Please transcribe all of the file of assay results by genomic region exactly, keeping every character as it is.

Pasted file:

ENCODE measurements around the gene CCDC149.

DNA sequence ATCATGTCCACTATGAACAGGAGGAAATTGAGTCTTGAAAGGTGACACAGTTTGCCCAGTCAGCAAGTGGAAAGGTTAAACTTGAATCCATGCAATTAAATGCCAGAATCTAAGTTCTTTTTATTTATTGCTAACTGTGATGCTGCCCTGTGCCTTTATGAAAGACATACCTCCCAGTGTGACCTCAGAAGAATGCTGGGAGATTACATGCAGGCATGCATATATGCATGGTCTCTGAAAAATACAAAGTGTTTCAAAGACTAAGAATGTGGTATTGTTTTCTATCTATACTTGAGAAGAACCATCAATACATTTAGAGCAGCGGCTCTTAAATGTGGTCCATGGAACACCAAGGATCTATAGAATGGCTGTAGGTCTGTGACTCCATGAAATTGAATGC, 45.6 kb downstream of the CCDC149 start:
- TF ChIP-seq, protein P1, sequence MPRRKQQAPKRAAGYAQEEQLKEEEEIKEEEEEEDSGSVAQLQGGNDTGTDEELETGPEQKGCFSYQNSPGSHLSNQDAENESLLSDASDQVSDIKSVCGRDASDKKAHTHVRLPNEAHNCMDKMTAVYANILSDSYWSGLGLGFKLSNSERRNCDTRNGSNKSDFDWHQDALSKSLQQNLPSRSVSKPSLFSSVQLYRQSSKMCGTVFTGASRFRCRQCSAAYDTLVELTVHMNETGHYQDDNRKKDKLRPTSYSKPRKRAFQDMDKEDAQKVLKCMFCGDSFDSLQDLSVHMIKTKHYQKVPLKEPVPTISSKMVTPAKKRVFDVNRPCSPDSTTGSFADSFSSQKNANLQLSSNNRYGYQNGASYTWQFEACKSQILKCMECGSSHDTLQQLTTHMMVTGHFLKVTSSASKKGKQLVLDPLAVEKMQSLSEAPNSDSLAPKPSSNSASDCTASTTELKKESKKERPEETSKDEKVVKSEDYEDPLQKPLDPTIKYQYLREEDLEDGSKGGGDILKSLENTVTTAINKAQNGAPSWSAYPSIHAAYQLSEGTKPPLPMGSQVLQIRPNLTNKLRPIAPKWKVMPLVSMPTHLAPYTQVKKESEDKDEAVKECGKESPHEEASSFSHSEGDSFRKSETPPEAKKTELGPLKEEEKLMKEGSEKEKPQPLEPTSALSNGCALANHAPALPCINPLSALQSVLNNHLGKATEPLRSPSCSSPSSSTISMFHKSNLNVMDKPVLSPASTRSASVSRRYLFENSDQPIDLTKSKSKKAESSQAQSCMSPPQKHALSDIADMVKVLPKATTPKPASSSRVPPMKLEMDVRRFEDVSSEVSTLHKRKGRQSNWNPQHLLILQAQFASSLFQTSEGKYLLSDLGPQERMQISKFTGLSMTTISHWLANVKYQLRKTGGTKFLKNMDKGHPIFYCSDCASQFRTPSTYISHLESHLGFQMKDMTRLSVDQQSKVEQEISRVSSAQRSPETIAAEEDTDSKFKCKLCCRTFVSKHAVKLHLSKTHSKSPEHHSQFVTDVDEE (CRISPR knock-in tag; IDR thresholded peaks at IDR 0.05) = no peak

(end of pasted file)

ENCODE measurements around the gene CCDC149.

DNA sequence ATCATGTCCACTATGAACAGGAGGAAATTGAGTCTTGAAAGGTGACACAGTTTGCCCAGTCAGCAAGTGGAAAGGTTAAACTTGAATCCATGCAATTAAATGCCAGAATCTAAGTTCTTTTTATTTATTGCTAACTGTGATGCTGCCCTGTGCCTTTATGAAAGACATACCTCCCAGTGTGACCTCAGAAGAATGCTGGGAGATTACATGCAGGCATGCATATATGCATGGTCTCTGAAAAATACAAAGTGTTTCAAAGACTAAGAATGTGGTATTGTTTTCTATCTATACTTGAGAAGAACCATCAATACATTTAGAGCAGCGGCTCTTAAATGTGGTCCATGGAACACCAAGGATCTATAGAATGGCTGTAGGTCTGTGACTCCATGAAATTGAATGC, 45.6 kb downstream of the CCDC149 start:
- TF ChIP-seq, protein P1, sequence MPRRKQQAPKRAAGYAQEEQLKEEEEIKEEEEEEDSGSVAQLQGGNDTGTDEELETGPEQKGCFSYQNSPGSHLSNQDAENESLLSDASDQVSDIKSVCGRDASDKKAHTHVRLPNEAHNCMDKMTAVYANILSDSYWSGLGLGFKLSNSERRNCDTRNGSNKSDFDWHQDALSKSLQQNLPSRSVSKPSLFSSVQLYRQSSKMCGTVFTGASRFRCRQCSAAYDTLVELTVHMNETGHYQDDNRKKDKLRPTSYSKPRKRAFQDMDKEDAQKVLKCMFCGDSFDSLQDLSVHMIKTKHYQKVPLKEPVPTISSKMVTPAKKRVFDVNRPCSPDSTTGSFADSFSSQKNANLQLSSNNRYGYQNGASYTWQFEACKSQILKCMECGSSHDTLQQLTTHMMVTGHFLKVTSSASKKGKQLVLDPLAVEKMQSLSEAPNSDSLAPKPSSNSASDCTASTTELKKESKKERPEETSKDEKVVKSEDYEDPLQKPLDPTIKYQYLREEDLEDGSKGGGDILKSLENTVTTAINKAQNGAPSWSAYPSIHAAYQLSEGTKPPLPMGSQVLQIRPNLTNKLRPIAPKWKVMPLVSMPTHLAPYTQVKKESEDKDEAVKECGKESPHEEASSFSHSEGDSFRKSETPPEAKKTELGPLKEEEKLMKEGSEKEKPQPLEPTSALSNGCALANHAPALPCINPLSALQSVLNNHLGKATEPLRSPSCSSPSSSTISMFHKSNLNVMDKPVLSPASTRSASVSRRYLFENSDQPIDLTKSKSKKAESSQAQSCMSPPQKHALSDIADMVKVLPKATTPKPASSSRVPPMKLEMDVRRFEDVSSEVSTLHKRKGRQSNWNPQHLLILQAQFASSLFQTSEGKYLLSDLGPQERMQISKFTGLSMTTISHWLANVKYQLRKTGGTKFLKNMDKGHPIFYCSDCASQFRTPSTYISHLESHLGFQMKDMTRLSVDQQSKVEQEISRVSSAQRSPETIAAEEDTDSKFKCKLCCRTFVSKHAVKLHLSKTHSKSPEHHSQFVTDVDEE (CRISPR knock-in tag; IDR thresholded peaks at IDR 0.05) = no peak